By Neil Skjoldal
Into the genre of news reports about physician assisted suicide comes a powerful piece from The Washington Post. It is the story of J. J. Hanson who was diagnosed with a glioblastoma multiforme. It traces his difficult journey as it relates to PAS. Because of the poor prognosis, treatments at times seemed too difficult. His wife Kristen reported that “he told her that if he had had the lethal dose of medication on his bedside during his darkest of days, he might have used it and then missed out on three more years with his family.” Her hopes now, since her husband’s death last year, are that lawmakers will “work to improve hospice and palliative care for patients” and “to encourage terminally ill patients to have hope and families to enjoy every moment they have together.”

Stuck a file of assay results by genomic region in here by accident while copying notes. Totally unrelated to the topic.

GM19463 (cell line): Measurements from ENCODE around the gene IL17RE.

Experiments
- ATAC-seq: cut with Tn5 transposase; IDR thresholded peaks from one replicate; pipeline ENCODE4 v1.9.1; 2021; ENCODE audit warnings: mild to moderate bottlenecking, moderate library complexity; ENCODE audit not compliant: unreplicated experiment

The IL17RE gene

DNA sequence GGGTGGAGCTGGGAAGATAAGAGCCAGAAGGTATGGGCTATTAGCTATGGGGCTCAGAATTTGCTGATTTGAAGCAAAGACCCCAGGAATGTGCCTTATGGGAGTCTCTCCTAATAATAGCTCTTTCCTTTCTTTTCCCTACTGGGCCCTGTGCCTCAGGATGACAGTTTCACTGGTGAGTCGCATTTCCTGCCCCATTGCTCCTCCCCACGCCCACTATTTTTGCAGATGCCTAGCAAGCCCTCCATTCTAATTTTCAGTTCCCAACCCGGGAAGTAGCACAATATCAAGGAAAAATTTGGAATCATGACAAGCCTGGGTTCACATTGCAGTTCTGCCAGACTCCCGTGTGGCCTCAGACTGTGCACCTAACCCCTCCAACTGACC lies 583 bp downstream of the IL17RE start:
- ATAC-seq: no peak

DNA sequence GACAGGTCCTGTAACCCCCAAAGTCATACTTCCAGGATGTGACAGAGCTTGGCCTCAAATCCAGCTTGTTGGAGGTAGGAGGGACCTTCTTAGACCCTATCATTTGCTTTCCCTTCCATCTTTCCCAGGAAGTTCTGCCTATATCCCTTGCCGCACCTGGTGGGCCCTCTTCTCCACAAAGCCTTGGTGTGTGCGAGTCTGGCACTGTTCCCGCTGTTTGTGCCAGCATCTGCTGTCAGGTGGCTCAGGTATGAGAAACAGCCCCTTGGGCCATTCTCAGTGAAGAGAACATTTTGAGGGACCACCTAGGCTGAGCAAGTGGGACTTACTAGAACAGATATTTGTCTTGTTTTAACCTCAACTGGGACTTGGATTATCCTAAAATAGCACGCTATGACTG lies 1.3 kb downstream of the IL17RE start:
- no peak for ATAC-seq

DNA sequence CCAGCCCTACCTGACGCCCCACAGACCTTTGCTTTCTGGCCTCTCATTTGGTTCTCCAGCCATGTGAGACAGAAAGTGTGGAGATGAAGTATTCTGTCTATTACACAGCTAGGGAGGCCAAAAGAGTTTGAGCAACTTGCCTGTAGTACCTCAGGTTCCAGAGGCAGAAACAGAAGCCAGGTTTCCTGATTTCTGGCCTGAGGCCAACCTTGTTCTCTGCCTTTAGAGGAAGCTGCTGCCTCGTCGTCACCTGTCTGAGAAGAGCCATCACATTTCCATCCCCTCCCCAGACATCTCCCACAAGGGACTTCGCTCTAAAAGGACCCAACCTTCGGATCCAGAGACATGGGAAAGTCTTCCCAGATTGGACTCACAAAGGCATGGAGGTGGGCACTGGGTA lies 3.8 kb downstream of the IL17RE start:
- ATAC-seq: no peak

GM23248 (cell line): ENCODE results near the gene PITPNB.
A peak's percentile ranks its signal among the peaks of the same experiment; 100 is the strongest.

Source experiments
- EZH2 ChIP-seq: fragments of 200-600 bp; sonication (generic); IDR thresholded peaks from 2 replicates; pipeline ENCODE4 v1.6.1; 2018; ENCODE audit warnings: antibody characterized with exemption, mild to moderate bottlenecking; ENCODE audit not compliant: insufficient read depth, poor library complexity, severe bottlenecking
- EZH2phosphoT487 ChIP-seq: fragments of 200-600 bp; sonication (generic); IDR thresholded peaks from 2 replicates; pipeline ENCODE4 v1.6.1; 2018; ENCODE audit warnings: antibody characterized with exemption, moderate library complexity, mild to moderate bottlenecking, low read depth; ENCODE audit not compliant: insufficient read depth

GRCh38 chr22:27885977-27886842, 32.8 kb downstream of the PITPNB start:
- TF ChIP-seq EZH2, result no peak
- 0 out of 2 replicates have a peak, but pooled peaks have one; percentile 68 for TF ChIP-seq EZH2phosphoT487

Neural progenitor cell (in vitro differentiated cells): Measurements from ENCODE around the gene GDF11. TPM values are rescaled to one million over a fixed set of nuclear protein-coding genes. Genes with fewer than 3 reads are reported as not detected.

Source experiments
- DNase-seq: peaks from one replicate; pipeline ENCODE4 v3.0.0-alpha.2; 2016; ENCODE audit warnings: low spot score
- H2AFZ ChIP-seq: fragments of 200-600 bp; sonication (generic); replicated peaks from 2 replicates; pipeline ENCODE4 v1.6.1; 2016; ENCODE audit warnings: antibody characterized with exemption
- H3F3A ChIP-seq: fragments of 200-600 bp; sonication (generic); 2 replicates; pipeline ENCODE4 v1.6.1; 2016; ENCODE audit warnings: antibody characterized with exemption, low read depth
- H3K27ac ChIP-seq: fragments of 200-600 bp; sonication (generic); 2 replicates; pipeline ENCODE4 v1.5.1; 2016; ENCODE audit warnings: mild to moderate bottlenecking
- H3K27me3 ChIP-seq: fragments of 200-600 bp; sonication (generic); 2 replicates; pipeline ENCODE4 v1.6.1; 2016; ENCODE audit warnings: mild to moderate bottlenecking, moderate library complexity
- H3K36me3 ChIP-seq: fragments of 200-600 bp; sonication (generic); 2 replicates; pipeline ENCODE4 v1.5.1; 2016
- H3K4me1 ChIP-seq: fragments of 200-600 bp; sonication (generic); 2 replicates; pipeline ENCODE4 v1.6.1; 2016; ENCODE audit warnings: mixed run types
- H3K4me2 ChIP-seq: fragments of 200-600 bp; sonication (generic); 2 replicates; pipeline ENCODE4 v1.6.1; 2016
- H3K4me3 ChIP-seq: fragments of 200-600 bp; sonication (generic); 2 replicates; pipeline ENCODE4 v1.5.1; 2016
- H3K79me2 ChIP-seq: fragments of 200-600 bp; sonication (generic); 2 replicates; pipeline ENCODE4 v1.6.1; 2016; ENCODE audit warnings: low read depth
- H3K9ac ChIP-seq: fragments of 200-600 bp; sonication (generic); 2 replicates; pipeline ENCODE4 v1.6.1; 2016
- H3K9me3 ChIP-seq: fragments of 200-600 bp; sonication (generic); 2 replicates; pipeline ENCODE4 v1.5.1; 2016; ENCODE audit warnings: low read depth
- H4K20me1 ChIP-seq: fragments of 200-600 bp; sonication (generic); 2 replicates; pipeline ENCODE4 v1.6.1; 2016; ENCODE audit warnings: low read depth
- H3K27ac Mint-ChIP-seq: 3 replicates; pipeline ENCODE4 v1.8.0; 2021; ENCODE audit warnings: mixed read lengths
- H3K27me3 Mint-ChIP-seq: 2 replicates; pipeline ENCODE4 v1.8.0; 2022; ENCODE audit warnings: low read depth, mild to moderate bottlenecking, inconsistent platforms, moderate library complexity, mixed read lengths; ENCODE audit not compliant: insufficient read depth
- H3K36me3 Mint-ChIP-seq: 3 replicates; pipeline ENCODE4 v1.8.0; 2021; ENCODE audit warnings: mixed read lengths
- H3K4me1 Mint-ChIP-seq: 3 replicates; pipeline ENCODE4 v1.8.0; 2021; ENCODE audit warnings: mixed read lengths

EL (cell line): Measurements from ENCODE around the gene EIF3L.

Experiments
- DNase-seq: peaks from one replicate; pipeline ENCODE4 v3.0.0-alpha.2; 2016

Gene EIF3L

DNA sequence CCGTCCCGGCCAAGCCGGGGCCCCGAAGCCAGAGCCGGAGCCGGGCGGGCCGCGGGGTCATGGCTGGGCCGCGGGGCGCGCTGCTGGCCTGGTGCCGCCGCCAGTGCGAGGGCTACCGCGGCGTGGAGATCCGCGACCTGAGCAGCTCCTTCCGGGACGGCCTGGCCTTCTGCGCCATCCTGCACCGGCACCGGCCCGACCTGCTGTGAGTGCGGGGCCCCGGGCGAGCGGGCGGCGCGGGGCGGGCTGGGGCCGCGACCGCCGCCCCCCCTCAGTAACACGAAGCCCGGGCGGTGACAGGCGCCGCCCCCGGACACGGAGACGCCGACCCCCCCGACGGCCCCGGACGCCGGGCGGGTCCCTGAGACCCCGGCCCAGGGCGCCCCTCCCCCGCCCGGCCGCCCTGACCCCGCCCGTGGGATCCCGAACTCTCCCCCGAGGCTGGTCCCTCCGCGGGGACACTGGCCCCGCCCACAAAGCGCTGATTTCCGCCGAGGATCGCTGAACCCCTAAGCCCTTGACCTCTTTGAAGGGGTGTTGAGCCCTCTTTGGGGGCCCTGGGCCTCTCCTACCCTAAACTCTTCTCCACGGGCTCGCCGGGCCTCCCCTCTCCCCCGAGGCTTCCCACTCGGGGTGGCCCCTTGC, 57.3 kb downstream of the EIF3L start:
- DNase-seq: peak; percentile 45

I am aware that a story such as the Hanson’s will not convince those who are strongly committed to PAS. The argument would be something like, “That’s ok for him. He died his way, just give me the freedom to die in my way.” But, at the very least, this story provides a counter-narrative to some PAS advocates, who almost by default go to “I know a person who died very poorly and I want to stop that by helping them end their suffering.”
My observation in talking to people about this subject is that their greatest fear is dying with horrible suffering. Almost everyone can re-tell the story of a friend or loved one that died in this way. For those of us who think that PAS creates many more ethical problems than it solves, our focus needs to be, as Kristen Hanson suggests, to continue to improve hospice and palliative care. I am grateful for her courage in telling her story and am reminded that every moment of life should be precious to us.